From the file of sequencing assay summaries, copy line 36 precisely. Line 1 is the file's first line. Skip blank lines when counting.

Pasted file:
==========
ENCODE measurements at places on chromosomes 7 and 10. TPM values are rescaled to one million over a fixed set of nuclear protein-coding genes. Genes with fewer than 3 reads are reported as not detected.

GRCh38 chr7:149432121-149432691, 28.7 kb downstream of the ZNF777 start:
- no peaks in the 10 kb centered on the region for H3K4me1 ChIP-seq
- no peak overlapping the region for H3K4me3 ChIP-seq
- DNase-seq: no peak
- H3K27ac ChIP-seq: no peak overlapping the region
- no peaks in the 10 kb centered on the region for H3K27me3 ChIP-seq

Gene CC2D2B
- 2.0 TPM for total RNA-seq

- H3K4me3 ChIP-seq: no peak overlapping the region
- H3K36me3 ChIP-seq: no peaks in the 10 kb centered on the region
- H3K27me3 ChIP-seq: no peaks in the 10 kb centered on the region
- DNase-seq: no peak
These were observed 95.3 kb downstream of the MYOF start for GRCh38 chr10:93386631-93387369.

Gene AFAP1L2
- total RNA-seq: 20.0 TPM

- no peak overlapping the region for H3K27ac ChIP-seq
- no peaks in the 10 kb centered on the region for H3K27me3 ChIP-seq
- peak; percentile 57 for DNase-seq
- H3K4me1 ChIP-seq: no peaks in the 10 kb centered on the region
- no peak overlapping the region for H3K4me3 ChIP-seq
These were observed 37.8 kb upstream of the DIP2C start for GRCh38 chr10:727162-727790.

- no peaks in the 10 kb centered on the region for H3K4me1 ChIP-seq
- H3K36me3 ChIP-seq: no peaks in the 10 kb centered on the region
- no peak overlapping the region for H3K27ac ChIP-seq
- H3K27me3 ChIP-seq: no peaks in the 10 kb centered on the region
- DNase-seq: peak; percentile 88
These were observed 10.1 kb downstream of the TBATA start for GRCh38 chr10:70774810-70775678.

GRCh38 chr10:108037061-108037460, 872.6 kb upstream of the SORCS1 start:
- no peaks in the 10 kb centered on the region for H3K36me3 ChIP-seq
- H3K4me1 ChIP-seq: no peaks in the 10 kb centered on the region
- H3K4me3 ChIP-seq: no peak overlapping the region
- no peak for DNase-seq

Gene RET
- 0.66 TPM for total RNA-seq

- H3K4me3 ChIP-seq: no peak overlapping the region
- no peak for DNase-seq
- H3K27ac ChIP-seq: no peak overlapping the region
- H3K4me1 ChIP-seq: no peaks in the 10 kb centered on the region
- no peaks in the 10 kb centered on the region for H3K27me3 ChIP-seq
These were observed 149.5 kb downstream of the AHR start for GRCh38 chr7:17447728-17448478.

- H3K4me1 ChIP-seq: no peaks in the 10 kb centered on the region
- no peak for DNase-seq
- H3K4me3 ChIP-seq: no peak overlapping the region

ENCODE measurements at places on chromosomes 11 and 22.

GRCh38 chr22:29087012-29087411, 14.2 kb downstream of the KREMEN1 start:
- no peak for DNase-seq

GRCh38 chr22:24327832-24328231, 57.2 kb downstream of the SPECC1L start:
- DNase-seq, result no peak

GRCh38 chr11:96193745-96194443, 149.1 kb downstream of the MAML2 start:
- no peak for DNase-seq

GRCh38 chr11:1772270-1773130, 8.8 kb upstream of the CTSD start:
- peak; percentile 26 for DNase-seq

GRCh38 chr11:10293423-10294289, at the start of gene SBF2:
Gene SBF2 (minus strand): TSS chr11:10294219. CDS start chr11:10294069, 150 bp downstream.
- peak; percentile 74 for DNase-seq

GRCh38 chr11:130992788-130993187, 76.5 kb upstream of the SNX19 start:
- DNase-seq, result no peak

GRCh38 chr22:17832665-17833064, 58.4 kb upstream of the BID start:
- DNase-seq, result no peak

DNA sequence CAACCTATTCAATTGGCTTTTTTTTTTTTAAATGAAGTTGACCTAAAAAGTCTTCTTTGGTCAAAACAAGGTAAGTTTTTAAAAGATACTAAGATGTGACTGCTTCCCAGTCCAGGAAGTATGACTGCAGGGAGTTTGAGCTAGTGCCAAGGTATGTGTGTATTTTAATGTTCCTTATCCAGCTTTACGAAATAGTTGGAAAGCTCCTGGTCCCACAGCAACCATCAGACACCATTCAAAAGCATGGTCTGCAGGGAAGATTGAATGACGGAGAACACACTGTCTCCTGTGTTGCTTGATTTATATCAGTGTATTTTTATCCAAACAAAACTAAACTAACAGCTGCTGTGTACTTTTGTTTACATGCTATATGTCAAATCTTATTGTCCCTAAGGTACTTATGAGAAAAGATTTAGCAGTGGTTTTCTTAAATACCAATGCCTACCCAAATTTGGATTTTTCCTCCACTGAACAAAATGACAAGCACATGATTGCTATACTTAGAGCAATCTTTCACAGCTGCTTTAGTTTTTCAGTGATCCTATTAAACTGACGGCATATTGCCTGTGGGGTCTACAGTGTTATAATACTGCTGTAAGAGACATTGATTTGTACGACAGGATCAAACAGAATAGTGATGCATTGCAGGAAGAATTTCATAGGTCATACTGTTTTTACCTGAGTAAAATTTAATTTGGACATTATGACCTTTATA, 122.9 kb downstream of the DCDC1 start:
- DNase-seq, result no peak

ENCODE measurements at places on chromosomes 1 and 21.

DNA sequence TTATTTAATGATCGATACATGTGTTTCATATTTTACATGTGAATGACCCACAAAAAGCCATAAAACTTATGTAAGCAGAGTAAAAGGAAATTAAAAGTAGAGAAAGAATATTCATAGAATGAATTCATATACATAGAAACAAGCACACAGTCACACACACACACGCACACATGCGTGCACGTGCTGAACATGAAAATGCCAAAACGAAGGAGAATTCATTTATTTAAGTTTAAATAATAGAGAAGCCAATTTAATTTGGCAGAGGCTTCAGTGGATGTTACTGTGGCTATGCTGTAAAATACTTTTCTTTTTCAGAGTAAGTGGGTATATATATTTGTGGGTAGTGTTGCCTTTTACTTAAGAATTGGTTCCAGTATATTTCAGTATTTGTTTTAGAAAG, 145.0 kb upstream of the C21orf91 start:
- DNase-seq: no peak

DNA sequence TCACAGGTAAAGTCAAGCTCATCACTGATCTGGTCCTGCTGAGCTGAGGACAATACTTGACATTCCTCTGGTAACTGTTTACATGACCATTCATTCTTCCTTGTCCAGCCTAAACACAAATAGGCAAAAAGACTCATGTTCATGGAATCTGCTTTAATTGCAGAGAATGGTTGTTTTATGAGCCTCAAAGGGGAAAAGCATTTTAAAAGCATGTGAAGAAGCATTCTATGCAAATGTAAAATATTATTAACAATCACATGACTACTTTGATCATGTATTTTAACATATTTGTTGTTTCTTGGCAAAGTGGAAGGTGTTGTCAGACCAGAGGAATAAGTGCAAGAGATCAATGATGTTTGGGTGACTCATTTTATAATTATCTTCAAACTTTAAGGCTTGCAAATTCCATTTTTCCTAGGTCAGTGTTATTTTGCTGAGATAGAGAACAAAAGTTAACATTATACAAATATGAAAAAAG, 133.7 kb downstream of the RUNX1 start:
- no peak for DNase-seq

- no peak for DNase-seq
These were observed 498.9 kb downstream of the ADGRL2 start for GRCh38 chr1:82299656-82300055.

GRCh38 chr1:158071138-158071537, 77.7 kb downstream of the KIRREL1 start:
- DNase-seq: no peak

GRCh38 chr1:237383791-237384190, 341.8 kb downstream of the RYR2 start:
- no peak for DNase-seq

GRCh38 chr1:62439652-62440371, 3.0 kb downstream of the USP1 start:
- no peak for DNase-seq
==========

- H3K4me3 ChIP-seq: no peak overlapping the region